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Annapurna Sharma A
Life & Literature
Annapurna Sharma A

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Why is the Black Drongo black?

Shopping is the best getaway, especially for women. Is it because of the impulsive indulgences or window shopping? Or is it the freedom from the ovens and grills? Or the luxury of sitting in glass-walled restaurants? The glitz? The glamour? Why not? Each woman is a celebrity in her own way. Each woman is the queen of her palace, of her idiosyncrasies, of her musings, of her life.

I need no makeup, I am dark. And attractive.

Talking of peculiarities, I am one of them, but in a slightly different way. Malls, Metros and Multiplexes have a certain degree of penchant, but not entirely. I don’t grade them ten out of ten. My quirkiness is the hurdle. The need for solitude, for deep introspection, for keen observation, for unending musings, the long sighs at life’s unsought junctures is what nurtures my soul. I strive on subterranean juices. Often bullied as a recluse. It hurts. Yet, I’d prefer that. With that loneliness comes the wont to gorge generous bites of masala-dosa fried on large tar-like Indian pans and to slurp the smoking filter coffee, in wee steel tumblers, the breeze trying its best to digress my wits.

I love to pack the dark evenings solely with my brooding feelings.

My road leads me to the thatched shack on the outskirts where I sit in silence on a chipped chair. The man who mixes my coffee is short, dark and pudgy, with a cherubic smile pasted on his purpled face. It is just the right taste – right bitterness, right sweetness, right amount of milk, so as not to spoil the inherent darkness of coffee. How accurate are his estimations? Even I make coffee at home, the taste varies with the climes and moods.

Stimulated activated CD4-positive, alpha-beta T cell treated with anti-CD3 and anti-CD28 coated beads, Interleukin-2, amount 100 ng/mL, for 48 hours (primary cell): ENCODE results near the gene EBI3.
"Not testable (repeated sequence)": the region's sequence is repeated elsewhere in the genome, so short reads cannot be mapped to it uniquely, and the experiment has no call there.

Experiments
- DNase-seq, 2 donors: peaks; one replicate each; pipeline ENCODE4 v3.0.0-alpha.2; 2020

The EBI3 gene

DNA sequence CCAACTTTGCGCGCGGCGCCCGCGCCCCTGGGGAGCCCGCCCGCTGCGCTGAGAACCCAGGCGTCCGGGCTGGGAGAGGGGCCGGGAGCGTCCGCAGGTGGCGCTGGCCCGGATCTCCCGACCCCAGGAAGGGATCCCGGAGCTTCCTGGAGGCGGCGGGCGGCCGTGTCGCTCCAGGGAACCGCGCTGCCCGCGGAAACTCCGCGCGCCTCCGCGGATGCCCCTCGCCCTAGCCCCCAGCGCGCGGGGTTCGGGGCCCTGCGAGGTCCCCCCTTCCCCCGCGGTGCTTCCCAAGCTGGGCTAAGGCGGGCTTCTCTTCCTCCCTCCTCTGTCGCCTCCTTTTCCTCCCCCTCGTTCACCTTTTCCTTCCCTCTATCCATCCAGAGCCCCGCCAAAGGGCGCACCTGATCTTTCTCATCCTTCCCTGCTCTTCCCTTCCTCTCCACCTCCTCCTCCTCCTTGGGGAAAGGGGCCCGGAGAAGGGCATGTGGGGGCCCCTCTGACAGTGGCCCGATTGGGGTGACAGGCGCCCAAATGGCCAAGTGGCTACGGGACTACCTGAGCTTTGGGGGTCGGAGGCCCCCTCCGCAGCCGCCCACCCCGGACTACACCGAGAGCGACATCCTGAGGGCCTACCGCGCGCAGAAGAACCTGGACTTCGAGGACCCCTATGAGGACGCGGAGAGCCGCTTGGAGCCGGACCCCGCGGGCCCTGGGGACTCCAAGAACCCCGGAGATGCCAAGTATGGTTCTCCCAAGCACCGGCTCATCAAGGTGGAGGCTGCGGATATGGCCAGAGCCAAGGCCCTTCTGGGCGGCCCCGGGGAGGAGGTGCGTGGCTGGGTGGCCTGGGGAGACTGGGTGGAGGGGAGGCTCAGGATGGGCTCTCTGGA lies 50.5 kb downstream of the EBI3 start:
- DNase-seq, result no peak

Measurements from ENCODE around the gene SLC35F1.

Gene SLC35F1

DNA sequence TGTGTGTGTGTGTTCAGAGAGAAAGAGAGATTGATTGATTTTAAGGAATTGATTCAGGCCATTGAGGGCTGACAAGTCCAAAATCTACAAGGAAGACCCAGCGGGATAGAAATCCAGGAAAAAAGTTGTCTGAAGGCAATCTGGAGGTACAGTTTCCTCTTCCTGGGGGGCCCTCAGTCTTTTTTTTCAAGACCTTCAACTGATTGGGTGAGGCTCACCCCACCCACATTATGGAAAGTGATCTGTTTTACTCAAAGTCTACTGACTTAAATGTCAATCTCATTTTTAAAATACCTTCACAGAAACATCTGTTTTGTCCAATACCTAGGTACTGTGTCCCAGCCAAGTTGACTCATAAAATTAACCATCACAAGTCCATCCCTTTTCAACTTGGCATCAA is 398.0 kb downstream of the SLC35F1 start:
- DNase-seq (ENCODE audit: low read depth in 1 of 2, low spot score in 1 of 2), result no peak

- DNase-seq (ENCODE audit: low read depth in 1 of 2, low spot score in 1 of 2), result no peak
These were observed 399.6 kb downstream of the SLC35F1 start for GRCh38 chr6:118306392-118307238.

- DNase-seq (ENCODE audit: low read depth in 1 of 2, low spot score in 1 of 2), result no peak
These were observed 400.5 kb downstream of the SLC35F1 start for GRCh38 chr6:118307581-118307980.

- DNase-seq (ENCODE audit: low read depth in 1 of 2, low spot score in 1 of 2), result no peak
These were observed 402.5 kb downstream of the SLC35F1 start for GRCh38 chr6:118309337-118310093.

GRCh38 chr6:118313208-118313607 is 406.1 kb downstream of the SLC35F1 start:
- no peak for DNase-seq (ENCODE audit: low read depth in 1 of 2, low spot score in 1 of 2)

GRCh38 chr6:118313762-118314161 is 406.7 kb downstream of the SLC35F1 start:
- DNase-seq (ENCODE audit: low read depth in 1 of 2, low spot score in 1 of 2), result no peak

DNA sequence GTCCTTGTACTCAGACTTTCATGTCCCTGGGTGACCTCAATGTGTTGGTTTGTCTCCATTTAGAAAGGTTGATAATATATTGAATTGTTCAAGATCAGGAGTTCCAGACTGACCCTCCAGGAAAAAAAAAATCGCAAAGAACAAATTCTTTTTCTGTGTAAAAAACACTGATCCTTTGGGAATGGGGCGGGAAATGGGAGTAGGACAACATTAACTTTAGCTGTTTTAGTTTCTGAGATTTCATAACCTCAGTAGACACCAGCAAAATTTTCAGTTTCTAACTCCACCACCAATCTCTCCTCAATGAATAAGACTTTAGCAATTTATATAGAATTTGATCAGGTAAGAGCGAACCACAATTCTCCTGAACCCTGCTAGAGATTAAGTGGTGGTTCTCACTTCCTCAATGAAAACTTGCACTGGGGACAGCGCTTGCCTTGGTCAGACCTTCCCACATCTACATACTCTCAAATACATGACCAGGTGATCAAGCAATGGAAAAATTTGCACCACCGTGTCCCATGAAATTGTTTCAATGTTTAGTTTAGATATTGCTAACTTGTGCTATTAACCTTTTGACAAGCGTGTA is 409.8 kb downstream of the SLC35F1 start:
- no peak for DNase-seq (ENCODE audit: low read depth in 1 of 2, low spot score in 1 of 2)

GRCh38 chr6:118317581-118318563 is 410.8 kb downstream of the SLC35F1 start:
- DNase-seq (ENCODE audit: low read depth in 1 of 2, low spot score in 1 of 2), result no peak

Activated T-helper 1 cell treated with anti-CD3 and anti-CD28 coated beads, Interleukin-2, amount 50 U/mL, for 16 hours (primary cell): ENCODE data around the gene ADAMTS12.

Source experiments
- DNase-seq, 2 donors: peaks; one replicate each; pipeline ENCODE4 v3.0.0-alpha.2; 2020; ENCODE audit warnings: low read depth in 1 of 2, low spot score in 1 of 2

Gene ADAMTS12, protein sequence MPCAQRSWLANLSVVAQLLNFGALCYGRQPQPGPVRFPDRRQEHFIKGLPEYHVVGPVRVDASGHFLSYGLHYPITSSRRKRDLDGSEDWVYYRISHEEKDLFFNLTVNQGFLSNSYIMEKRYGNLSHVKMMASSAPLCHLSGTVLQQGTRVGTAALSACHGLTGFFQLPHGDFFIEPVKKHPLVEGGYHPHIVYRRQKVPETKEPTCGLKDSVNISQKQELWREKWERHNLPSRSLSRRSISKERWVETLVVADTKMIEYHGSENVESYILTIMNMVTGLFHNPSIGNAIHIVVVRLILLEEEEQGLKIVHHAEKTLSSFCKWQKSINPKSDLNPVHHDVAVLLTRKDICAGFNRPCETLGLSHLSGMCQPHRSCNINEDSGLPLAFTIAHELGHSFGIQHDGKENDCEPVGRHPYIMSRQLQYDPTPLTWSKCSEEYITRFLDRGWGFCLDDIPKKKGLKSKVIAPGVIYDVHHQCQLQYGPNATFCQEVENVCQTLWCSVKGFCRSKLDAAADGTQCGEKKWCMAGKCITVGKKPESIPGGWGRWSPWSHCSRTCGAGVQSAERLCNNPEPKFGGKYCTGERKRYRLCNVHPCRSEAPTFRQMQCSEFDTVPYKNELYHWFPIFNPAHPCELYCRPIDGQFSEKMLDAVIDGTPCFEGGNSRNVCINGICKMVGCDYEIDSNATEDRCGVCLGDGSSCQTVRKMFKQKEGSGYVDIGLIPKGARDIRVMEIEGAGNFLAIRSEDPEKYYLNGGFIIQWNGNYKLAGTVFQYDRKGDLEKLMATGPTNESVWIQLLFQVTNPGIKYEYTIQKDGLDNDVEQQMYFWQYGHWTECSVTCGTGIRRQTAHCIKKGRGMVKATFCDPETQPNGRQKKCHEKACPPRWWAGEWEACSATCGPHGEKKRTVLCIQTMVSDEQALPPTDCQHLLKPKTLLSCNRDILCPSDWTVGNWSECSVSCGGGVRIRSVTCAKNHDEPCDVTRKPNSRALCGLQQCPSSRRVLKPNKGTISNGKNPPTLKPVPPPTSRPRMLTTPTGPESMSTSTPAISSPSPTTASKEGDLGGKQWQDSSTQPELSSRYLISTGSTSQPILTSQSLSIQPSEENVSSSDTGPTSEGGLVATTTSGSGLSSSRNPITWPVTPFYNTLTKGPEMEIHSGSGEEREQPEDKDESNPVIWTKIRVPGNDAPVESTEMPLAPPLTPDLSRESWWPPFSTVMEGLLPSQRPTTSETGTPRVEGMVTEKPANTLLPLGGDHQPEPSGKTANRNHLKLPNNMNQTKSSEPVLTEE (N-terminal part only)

I worship the darkness of coffee.

Then I notice, those little eyes, like a mouse out of its burrow; she peeps from behind the tin shed. Her eyes deduce the level of danger or should I call it derision. He briefly glances at her and then gets back to watching his hands prepare coffee. In the gap between supplying tumblers of coffee to his customers he quickly grabs two biscuits from the glass jar, yes, the local made, sweet-spice biscuits, like the Charminar biscuits we buy from the supermarkets. They are equally good. He places them on the edge of the wobbly table and gets back to his work. The mouse darts out of its dark hole, grabs the biscuits and rushes back before others see her. She is his little daughter, a shade darker than him, her eyes attractive than mine, her steps as lissome as the breeze. She fears going to school or even to come outside, he tells me. Is it because of her color? He isn’t vocal. I sensed the deep feeling of playing an outcast. He worships the Big God fixed in the golden frame hung to a shaky nail in his shanty hideout. He believes he was over-baked – or might have been given another extra large coating of color, with love. It isn’t a punishment. It is the same red blood, same blue veins…

This reminds me of a mail from a proud uncle to his over-working niece: underscoring my interest in darkness he shared the news of a secret mission – A team of eight artists and several volunteers paint a street mural in a bold shade of yellow – Black Lives Matter in Washington, D.C. There was disquiet. There was doubt. Some called it assertive; some called it shift of power. No one knows what future does this mural or others coming up in several places hold.

I decide to paint a large Black Drongo; glossy, black plumage against a cumulus backdrop of the firmament…


Issue 92 (Jul-Aug 2020)

    • Ambika Ananth: Editorial Note
    • Ammar Aziz
    • K Satchidanandan
    • Sarah Jane Locke
    • Sergio Ortiz
    • Shyama Laxman
    • Sridevi Ramanunni
    • Srilakshmi Adhyapak